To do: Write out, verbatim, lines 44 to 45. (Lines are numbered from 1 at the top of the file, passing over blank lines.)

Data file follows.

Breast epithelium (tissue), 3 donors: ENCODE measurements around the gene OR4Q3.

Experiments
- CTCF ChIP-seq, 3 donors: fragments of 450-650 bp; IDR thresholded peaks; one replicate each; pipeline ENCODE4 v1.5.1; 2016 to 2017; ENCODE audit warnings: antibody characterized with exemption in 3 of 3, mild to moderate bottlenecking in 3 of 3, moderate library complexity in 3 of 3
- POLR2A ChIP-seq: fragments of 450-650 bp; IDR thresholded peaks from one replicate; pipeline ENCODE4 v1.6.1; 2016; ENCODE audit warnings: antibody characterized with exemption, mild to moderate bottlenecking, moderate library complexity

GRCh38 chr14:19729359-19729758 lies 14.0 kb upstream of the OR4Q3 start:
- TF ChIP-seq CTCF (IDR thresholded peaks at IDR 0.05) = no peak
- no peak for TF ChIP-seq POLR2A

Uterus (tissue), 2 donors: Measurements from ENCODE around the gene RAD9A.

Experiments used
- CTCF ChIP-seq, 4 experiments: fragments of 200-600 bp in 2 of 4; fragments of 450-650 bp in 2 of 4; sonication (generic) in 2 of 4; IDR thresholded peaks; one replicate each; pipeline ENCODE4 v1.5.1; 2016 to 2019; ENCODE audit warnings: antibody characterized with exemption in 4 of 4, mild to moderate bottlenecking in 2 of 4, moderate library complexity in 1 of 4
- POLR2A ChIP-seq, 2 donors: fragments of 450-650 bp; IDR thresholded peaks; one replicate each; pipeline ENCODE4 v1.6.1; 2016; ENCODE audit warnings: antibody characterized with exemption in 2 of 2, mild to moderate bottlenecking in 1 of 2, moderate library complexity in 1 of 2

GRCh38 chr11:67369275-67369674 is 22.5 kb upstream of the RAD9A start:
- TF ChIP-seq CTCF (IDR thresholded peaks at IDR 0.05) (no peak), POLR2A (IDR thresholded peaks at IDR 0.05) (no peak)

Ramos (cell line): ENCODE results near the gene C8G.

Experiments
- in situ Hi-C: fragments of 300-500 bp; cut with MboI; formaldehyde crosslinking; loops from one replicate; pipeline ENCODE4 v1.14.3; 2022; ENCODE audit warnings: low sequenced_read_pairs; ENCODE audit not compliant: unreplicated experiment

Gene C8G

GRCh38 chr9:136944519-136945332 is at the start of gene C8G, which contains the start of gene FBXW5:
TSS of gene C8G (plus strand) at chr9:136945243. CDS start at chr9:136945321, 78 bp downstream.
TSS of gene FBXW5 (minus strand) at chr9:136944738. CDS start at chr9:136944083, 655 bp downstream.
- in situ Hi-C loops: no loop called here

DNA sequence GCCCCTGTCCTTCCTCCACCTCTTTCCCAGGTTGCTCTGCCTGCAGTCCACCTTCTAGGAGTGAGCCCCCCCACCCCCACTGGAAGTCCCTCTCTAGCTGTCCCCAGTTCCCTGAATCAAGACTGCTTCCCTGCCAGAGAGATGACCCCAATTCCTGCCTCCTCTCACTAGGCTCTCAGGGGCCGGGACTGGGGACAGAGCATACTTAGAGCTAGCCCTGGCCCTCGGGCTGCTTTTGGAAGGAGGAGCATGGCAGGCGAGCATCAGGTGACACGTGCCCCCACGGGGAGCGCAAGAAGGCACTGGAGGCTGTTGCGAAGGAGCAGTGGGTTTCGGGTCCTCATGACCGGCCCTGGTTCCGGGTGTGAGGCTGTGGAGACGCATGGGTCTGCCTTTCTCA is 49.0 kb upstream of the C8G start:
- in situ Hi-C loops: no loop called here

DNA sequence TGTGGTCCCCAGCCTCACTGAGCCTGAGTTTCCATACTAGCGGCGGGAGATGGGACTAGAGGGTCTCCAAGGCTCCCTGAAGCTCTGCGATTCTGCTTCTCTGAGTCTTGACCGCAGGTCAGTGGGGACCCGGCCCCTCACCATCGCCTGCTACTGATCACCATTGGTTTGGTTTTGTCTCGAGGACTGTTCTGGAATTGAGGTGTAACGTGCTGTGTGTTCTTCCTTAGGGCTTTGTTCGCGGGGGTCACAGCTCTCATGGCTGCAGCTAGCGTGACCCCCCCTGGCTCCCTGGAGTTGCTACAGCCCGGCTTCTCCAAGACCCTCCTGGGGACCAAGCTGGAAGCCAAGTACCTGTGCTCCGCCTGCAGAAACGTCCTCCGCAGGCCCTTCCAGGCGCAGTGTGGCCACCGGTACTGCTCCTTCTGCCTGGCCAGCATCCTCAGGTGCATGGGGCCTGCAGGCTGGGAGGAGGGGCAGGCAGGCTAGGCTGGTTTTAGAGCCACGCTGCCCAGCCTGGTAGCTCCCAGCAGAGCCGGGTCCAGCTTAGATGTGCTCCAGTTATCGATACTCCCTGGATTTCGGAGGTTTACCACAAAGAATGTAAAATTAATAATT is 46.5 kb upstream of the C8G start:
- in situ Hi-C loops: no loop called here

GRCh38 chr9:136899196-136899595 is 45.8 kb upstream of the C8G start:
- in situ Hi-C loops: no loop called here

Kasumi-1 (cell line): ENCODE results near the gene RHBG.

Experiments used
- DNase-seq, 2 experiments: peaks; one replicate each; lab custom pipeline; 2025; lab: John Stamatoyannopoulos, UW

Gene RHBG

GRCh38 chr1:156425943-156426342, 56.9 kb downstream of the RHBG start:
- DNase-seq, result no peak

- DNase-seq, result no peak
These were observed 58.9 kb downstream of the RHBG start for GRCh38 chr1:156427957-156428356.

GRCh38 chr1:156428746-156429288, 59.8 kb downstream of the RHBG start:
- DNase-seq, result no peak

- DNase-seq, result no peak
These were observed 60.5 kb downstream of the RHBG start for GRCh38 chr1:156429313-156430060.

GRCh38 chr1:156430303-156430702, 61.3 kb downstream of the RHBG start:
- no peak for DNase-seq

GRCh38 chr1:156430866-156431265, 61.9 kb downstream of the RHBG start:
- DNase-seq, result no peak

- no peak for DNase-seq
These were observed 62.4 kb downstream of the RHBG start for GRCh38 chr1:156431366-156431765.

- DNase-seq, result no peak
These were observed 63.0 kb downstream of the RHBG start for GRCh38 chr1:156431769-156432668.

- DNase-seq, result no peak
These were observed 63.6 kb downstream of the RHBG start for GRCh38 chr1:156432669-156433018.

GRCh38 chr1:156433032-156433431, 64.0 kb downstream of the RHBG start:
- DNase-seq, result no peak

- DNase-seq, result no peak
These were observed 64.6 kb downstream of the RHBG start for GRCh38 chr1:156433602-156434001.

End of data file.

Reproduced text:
- no peak for DNase-seq
These were observed 62.4 kb downstream of the RHBG start for GRCh38 chr1:156431366-156431765.